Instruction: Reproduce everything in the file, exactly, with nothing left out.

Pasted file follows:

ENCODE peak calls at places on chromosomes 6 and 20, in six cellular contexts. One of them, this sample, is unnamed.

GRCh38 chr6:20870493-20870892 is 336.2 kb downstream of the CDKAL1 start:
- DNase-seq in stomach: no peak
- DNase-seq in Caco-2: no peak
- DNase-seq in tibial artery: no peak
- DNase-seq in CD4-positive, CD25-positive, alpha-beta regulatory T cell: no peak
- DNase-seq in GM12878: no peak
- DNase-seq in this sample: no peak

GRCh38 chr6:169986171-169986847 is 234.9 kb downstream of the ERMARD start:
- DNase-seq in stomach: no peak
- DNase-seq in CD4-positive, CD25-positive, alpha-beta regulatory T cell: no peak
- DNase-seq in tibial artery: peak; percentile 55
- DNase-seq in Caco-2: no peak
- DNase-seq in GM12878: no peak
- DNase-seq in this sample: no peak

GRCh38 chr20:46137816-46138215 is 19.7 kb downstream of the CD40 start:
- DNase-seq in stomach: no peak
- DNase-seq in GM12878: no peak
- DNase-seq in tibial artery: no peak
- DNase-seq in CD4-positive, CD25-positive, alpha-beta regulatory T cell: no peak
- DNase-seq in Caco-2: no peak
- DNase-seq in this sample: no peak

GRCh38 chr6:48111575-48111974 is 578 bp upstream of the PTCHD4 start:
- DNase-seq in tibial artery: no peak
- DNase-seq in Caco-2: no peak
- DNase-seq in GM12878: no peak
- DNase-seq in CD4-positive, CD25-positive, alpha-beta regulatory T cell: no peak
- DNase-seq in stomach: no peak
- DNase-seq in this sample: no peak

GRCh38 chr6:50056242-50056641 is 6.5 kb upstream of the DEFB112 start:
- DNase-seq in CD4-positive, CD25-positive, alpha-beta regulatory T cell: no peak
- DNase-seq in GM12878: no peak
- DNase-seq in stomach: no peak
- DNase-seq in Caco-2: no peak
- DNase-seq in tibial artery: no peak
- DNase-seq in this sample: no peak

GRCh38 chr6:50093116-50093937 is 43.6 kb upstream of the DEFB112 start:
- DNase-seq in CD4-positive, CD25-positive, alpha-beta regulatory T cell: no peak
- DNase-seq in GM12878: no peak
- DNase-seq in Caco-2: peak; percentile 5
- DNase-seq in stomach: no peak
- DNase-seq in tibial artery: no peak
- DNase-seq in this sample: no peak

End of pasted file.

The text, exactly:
ENCODE peak calls at places on chromosomes 6 and 20, in six cellular contexts. One of them, this sample, is unnamed.

GRCh38 chr6:20870493-20870892 is 336.2 kb downstream of the CDKAL1 start:
- DNase-seq in stomach: no peak
- DNase-seq in Caco-2: no peak
- DNase-seq in tibial artery: no peak
- DNase-seq in CD4-positive, CD25-positive, alpha-beta regulatory T cell: no peak
- DNase-seq in GM12878: no peak
- DNase-seq in this sample: no peak

GRCh38 chr6:169986171-169986847 is 234.9 kb downstream of the ERMARD start:
- DNase-seq in stomach: no peak
- DNase-seq in CD4-positive, CD25-positive, alpha-beta regulatory T cell: no peak
- DNase-seq in tibial artery: peak; percentile 55
- DNase-seq in Caco-2: no peak
- DNase-seq in GM12878: no peak
- DNase-seq in this sample: no peak

GRCh38 chr20:46137816-46138215 is 19.7 kb downstream of the CD40 start:
- DNase-seq in stomach: no peak
- DNase-seq in GM12878: no peak
- DNase-seq in tibial artery: no peak
- DNase-seq in CD4-positive, CD25-positive, alpha-beta regulatory T cell: no peak
- DNase-seq in Caco-2: no peak
- DNase-seq in this sample: no peak

GRCh38 chr6:48111575-48111974 is 578 bp upstream of the PTCHD4 start:
- DNase-seq in tibial artery: no peak
- DNase-seq in Caco-2: no peak
- DNase-seq in GM12878: no peak
- DNase-seq in CD4-positive, CD25-positive, alpha-beta regulatory T cell: no peak
- DNase-seq in stomach: no peak
- DNase-seq in this sample: no peak

GRCh38 chr6:50056242-50056641 is 6.5 kb upstream of the DEFB112 start:
- DNase-seq in CD4-positive, CD25-positive, alpha-beta regulatory T cell: no peak
- DNase-seq in GM12878: no peak
- DNase-seq in stomach: no peak
- DNase-seq in Caco-2: no peak
- DNase-seq in tibial artery: no peak
- DNase-seq in this sample: no peak

GRCh38 chr6:50093116-50093937 is 43.6 kb upstream of the DEFB112 start:
- DNase-seq in CD4-positive, CD25-positive, alpha-beta regulatory T cell: no peak
- DNase-seq in GM12878: no peak
- DNase-seq in Caco-2: peak; percentile 5
- DNase-seq in stomach: no peak
- DNase-seq in tibial artery: no peak
- DNase-seq in this sample: no peak